(1997). Following Duﬃe and Epstein (1992b). e. Deﬁnition 3. where V (0) stands for the initial utility.g. we specify the recursive utility function. Let (f. Skiadas (2008).4. . see. e. is deﬁned by U (0. c) = V (0).9) 2 0 ≤ t ≤ T. we deﬁne a stochastic diﬀerential utility. Then V (·) is the stochastic diﬀerential utility (SDU) process for c ∈ H+ under (f. z ) be an aggregator∗ such that z is smooth at certainty and has a measurable variance multiplier A. U (0.s.23 We interpret the i-th component of ψ (t) as the time-t proportion of wealth invested in the [risky] traded instrument i ∈ {1. (3. m}. . Next. (3.8) 2 ds t We assume that f : C × R → R and A : R → R. z ) if V (·) is the unique square-integrable (F (·). we think of the progressively measurable process c(t). Karoui et al. T ] → R+ .. 0 < t < T . Given the consumption plan C ∋ c : Ω × [0. We deﬁne a representative agent characterized by the primitives (U (0). Clearly. as the continuation utility for c ∈ H+ at time t and conditional on F (t). applies penalty as a multiple of the utility volatility. (3. U (0) : C → R. The stochastic diﬀerential utility function. See. e(·)). c). d ⟨V ⟩(s).8) satisﬁes the backward stochastic diﬀerential equation (BSDE† ) ( ) 1 2 dV (t) = −f (c(t). ∀t ∈ [0.1. P − a. ∗ † For a deﬁnition. we interpret V (t).4 The Economy The convex cone C ⊆ H+ is a set of consumption plans. the remaining wealth being invested in the risk-free asset. ||σv (s)||2 = ds σv (·) ∈ L2 (Rd ) is assumed to be progressively measurable. 3. The variance multiplier A(V (·)) def .g. V (s)) + A(V (s)) ⟨V ⟩(s) ds F (t) . while c(T ) represents the terminal consumption. Following Duﬃe and Epstein (1992a). P)-semimartingale satisfying [∫ T ( ) ] 1 d V (t) = E f (c(s). T ]. as the time-t consumption rate. V (t)) − A(V (t))||σv (t)|| dt + σv (t)dB (t).. where U (0) : C → R is a stochastic diﬀerential formulation of the recursive utility function and e(0) ∈ R++ is the initial wealth (endowment) of the agent. We denote by e ∈ H+ the endowment stream of the agent...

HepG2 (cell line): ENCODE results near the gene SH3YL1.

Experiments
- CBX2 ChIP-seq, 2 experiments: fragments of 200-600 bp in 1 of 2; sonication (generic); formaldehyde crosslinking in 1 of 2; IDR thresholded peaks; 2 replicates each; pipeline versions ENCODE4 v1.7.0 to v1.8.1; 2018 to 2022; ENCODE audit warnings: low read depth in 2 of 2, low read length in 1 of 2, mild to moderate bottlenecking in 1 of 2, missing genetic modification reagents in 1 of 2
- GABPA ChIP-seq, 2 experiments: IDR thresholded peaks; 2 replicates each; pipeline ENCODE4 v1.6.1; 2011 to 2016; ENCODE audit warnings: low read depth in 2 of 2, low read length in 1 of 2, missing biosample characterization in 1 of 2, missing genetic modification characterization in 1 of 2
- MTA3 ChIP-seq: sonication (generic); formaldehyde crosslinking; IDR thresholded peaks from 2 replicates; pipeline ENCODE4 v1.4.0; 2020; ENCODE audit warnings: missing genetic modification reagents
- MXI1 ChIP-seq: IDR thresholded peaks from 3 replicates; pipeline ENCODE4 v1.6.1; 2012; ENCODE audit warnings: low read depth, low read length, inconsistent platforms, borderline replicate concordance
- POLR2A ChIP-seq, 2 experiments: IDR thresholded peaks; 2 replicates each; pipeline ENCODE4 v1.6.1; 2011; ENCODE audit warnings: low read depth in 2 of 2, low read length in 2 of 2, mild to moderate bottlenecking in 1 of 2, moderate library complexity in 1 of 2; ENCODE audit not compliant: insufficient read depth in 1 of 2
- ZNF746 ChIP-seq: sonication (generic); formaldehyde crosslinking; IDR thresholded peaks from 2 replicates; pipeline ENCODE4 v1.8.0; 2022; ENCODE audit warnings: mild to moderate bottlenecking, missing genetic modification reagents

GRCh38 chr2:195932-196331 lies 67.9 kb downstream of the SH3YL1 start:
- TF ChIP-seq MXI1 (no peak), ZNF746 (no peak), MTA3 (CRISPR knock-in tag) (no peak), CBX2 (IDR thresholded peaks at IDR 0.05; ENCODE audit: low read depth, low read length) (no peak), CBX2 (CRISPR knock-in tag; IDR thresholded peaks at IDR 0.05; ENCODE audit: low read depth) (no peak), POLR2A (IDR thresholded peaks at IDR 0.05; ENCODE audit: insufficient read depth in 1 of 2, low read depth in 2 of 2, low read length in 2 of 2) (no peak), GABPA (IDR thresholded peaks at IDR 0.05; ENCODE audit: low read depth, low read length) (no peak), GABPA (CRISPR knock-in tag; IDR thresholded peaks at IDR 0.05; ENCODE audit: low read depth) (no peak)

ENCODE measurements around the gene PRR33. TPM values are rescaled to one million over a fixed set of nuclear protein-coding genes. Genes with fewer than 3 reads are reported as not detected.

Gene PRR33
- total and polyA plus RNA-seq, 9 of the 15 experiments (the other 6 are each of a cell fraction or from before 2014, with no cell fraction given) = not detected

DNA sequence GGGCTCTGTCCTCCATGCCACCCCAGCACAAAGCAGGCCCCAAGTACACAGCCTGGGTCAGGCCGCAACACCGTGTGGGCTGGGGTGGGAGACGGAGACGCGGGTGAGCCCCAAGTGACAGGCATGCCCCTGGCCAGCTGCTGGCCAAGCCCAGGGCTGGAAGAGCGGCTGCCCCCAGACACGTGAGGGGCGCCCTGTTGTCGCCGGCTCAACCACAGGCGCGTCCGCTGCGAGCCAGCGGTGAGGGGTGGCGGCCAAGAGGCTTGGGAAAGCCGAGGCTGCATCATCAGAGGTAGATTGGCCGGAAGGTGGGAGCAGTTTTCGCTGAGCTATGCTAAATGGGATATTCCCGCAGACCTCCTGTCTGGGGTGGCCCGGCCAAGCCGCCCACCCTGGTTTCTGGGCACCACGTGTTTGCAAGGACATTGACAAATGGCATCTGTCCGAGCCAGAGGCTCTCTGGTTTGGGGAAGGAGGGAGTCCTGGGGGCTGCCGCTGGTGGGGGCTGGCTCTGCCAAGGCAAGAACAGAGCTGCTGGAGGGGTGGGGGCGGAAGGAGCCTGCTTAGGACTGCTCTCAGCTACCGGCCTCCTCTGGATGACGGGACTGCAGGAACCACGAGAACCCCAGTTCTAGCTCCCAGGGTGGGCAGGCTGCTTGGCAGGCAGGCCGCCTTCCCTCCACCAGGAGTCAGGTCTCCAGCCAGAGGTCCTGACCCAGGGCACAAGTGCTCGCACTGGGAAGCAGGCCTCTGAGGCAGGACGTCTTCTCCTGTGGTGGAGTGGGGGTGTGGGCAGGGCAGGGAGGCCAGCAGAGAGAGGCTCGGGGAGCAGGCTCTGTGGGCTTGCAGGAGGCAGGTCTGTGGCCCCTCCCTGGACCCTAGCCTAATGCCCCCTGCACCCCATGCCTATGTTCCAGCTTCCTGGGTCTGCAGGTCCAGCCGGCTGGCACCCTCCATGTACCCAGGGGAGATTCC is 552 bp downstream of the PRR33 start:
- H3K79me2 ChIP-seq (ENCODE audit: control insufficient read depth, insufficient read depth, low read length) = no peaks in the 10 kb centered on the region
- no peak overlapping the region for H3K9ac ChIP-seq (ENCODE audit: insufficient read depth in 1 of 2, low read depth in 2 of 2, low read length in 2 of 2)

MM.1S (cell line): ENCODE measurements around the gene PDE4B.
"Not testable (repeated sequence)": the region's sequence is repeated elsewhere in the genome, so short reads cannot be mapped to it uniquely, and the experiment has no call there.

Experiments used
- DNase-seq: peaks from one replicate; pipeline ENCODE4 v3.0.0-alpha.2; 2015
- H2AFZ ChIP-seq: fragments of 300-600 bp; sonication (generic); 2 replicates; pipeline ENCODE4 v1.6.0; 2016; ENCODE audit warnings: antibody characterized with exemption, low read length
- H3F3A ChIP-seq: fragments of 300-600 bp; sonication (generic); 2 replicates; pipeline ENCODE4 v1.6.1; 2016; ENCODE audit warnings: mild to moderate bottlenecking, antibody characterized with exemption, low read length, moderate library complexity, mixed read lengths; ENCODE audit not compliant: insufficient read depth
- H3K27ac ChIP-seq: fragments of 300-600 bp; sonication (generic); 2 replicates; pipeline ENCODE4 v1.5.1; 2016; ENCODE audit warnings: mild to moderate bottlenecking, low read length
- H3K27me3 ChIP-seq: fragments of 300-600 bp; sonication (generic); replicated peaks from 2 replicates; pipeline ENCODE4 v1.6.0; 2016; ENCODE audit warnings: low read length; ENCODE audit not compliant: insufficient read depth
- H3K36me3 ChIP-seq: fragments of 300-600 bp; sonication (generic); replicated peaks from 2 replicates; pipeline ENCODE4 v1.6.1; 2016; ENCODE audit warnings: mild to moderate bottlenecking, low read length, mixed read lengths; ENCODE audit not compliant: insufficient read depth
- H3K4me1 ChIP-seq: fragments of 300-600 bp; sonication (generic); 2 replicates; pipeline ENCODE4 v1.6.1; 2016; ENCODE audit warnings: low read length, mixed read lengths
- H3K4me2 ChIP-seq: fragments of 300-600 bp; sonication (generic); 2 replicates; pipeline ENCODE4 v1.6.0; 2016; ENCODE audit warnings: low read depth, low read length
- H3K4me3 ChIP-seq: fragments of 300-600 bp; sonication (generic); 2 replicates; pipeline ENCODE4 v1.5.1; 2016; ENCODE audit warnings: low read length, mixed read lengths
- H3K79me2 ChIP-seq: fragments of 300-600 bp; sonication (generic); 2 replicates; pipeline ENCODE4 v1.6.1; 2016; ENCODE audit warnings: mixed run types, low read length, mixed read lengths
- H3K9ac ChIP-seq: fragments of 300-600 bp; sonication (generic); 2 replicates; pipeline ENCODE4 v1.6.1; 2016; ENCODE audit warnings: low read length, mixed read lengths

i. ψ ) is optimal. T ]. . and dynamically consistent consumption and investment strategy. b) ≥ U (τ. Let A be the set of all admissible strategies. b) > U (τ. is the sum of the gains or losses produced by trading in risky assets and the exchange of consumption goods. with the inequality being strict if P[U (τ. 0 The pair (c. (3. If U (0. Assumption 3. In the sequel. 2. if the process P (·) is nonnegative and e(T ) = P (T ) ∈ R+ .5). T ]. (Skiadas.11) Equation (3. ψ ) is said to be optimal if and only if 1. Assumption 3. ∀t ∈ [0. and P[U (τ. ψ ) is admissible.2.s. For a given R. In addition to that.4. 2008) Suppose two consumption plans a and b are equal up to a stopping time τ ∈ [0. the wealth process P (·) associated with the consumption-investment strategy (c. ψ ) is deﬁned as the unique semi-martingale that satisﬁes ∫ t ∫ t P (t) = e(0) + ψ (τ )P (τ )d[r(τ ) + R(τ )] − [c(τ ) − e(τ )]dτ. the pair (c. we assume that (c. recursive utility can disentangle risk aversion and intertemporal substitutability. i. a. ψ ) ∈ A. a)] > 0.s. We give a deﬁnition of admissible consumption and investment pair for future reference. (c.1. the stochastic diﬀerential formulation of recursive utility. exhibits intertemporal consistency and admits Bellman’s characterization of optimality. ψ ) ∈ A. (c. ψ ) ∈ A. (c.10) 0 0 ≤ t ≤ T.e.10) states that the wealth P (·) at the time t. Given the stochastic process (3. P − a. Deﬁnition 3.. We assume that (c. Deﬁnition 3..4.24 As it is explained in Duﬃe and Epstein (1992a).e.4. b) ≥ U (0.3. a). then consumption plans a and b are said to be dynamically consistent.4.4. ψ ) is dynamically consistent and maximizes the utility of the agent. Deﬁnition 3. ψ ) is said to be admissible.2. (3. (c. deﬁned above. a)] = 1.4.